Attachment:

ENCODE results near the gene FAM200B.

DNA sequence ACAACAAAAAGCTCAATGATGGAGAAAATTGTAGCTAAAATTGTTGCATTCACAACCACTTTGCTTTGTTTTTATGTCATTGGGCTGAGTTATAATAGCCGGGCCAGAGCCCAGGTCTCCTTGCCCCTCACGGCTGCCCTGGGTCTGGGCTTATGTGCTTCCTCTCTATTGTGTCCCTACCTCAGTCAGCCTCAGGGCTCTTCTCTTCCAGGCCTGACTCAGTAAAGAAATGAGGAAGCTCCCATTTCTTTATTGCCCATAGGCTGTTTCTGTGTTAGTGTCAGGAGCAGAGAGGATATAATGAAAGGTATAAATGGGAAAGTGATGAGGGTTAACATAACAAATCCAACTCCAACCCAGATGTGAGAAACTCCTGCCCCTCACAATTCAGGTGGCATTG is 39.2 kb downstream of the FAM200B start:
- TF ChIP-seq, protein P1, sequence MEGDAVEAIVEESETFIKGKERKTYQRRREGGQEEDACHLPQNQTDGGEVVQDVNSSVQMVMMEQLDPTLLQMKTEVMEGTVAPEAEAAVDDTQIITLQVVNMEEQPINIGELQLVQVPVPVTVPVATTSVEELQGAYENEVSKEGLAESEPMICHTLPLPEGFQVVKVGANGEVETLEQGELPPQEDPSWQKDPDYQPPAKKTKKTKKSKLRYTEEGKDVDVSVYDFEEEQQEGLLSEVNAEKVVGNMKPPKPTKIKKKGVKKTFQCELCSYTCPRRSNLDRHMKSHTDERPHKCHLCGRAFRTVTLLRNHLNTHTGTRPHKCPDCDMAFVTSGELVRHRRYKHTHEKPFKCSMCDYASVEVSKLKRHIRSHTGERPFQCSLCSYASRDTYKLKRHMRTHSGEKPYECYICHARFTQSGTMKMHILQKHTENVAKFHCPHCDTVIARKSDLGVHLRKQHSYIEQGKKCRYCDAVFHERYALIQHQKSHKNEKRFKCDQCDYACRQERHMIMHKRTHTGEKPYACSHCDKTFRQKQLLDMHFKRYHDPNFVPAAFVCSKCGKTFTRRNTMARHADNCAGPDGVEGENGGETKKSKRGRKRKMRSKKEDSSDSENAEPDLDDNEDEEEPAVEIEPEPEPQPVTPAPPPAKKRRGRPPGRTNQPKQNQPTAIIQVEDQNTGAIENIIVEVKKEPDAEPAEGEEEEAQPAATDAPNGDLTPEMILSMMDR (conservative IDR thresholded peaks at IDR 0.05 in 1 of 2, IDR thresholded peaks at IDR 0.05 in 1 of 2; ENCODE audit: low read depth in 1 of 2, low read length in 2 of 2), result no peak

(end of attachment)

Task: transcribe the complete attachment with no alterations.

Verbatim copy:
ENCODE results near the gene FAM200B.

DNA sequence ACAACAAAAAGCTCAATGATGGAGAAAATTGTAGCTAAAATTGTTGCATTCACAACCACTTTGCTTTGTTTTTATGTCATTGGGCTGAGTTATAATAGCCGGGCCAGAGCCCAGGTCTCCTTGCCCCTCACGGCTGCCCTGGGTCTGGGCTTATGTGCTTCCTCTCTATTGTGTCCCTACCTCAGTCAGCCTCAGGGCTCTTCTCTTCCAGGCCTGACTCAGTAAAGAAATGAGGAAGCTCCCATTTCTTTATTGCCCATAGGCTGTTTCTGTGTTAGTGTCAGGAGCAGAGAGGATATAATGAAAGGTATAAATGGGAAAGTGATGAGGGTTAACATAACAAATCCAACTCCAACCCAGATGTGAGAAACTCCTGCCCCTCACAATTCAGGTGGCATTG is 39.2 kb downstream of the FAM200B start:
- TF ChIP-seq, protein P1, sequence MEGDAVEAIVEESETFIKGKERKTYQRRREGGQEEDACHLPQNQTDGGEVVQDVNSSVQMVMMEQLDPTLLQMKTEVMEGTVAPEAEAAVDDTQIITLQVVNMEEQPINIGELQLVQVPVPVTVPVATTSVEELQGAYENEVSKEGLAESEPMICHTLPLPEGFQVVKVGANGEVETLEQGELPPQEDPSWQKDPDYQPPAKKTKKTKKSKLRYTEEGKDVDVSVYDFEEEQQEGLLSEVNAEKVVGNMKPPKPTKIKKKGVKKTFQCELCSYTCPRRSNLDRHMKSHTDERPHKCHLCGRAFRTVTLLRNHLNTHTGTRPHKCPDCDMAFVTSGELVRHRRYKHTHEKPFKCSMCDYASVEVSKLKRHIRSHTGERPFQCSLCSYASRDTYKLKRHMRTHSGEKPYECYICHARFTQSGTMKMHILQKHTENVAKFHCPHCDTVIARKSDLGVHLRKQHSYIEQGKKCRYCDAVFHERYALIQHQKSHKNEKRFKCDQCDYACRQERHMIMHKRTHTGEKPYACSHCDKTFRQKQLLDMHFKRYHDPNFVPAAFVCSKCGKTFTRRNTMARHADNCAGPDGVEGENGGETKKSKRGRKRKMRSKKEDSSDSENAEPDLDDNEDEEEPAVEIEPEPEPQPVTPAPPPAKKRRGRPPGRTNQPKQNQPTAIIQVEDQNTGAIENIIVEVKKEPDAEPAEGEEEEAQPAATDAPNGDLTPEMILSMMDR (conservative IDR thresholded peaks at IDR 0.05 in 1 of 2, IDR thresholded peaks at IDR 0.05 in 1 of 2; ENCODE audit: low read depth in 1 of 2, low read length in 2 of 2), result no peak